Sunday, May 06, 2012

Shakespeare at the British Council.

A small archive of short films from the British Council's archive have been posted online including two excepts from Shakespeare plays recorded back in the 1940s "in order to enable those who have no opportunity of attending performances of Shakespearean plays in a theatre to see how the various parts are played by leading English actors and actresses".

"Famous Scenes from Shakespeare No. 1" is Julius Caesar - Act III, Scene 2 - The Forum Scene.  Felix Aylmer as um, Marcus Brutus and Leo Genn as Marcus Antonius, address a multitude of extras in a piece of high production values, filmed with a certain epic quality despite the obviously small shooting space thanks to some excellent production design from Compton Bennet and spacious direction from Henry Cass.

The accompanying trivia notes that Genn and Cass were previously involved in mid-thirties production of Caesar at the Old Vic, and this short piece retains stage theatricality.  It's also filled with the kinds of memorable faces Fellini loved to include in his films, not least of the main actors both of whom are very unlike the kinds of younger performers usually assigned these roles, but both of whom have loads of authority.

"Famous Scenes from Shakespeare No. 2" or Macbeth - Act II, Scene 2, and Act V, Scene 1 - Murder and sleep-walking scenes offer further evidence that these were prestige productions with the casting of Wilfred Lawson (Macbeth), Cathleen Nesbitt (Lady Macbeth) who were the leads in 1944's second biggest film, Fanny By Gaslight. On the evidence, it's a shame they were only given these two short scenes to work with.  A feature film would have been magic.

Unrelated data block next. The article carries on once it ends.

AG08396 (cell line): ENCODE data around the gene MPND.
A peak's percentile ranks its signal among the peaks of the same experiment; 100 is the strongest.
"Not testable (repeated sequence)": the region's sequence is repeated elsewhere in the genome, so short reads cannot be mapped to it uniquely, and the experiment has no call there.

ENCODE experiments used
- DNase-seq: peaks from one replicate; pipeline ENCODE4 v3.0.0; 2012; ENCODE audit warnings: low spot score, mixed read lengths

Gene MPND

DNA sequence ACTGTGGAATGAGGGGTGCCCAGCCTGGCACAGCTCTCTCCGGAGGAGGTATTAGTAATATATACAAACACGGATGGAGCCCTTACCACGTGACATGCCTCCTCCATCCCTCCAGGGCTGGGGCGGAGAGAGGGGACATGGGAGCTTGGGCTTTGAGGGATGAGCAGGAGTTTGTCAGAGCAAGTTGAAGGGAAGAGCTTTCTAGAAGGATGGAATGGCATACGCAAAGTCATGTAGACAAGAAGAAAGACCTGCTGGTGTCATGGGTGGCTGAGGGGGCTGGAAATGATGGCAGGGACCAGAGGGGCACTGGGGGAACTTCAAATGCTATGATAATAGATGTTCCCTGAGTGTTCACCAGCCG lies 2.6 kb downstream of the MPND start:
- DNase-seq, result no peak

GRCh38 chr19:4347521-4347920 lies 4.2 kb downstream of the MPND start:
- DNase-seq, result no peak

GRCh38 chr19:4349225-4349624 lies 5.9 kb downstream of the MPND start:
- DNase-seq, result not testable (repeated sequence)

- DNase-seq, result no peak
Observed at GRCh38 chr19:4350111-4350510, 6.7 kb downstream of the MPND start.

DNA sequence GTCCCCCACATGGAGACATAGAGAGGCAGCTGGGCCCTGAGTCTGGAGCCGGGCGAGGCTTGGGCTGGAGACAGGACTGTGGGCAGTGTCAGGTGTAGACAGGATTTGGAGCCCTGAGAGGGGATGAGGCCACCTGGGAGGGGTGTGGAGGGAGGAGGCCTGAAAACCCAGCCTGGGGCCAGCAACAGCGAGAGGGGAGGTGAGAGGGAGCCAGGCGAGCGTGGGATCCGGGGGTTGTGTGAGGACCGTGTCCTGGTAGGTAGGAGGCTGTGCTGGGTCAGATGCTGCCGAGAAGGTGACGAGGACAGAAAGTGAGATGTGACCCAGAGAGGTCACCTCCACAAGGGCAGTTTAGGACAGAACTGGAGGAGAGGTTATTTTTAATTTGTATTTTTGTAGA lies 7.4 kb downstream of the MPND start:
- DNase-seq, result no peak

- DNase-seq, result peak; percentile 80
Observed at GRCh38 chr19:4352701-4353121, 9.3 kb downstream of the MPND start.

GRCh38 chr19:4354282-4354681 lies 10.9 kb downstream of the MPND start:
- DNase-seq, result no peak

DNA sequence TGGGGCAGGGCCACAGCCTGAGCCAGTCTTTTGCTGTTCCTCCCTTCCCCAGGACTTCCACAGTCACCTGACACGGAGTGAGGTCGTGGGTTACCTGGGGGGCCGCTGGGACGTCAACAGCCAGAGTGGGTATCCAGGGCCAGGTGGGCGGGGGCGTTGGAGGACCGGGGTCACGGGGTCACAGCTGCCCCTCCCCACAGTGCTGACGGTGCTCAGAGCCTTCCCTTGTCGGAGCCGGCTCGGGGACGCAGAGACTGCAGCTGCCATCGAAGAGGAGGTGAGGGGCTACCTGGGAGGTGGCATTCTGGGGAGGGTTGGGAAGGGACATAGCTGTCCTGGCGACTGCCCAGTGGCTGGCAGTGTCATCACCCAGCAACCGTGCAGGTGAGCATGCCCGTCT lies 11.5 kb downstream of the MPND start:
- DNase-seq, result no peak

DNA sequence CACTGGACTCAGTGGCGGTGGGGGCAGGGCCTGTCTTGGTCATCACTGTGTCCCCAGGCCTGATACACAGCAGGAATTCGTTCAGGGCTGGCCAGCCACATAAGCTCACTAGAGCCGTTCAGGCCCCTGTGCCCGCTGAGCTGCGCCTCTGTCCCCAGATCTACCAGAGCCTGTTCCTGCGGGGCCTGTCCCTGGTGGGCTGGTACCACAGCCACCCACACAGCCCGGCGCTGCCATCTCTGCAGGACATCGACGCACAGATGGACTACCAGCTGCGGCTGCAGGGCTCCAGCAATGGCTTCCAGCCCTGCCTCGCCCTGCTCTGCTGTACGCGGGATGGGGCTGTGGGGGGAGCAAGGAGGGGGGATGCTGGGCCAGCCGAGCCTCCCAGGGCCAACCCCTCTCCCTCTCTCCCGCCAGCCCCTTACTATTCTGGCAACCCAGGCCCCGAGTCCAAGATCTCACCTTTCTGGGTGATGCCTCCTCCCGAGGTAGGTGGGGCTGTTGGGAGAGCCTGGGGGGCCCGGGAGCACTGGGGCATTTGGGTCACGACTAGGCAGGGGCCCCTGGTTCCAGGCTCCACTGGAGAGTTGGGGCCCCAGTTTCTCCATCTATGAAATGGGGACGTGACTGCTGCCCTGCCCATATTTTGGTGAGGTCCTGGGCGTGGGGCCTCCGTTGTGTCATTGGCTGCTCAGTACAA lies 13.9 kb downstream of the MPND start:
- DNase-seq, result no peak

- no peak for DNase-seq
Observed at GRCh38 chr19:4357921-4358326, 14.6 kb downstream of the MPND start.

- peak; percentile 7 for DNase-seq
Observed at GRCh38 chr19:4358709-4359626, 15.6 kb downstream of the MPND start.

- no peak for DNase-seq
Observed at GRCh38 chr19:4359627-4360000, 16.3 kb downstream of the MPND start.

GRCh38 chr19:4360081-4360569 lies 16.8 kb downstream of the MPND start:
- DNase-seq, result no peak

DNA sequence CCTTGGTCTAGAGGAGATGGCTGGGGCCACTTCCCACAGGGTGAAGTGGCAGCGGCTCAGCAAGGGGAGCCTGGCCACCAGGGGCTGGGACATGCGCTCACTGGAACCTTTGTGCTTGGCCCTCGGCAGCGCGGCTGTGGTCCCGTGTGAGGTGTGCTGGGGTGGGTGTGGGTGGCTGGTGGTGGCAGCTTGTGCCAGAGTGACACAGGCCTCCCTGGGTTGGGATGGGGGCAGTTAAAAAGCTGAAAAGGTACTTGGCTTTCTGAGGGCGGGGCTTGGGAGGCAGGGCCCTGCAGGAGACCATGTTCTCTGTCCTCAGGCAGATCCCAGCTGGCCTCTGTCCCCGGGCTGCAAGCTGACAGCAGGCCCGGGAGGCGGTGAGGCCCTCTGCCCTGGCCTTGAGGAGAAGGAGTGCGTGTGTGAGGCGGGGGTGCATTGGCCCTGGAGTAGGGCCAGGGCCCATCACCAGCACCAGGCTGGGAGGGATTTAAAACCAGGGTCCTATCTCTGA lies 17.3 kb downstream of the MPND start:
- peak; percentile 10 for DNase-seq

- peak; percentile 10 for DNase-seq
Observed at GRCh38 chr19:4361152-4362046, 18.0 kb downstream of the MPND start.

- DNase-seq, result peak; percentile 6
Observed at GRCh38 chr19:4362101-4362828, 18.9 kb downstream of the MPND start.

The lighting is moody.  Noirish.  Lawson and Nesbitt, even with their RP accents are exactly as one might imagine these ancient figures to be.  The starkest image is in the sleep-walking scene as Lady M appears silloetted against the archway before slowly stepping forward in the light, her concentration in holding her lantern despite her blank expression telling us everything we need to know about her state of mind.

Twenty years later, the British Council undertook to record the whole of Shakespeare's canon (as it was then) in conjunction with the Marlowe Society at Cambridge University along with professional actors.  They were released by Argo records.  Here's a review of their Twelfth Night at Gramaphone.  They're fairly orthodox stuff, but still well worth listening to if you're interested in theatrical history.

They're also still very accessible.  I've bought many of them through ebay and in charity shops, but most of them are also available as downloads through Amazon and iTunes and even more impressively to stream through Spotify.  Here is the Twelfth Night production reviewed above featuring Prunella Scales:

Spotify Classical Playlists has prepared a complete playlist, which also includes some other of the service's Shakespearean gems.

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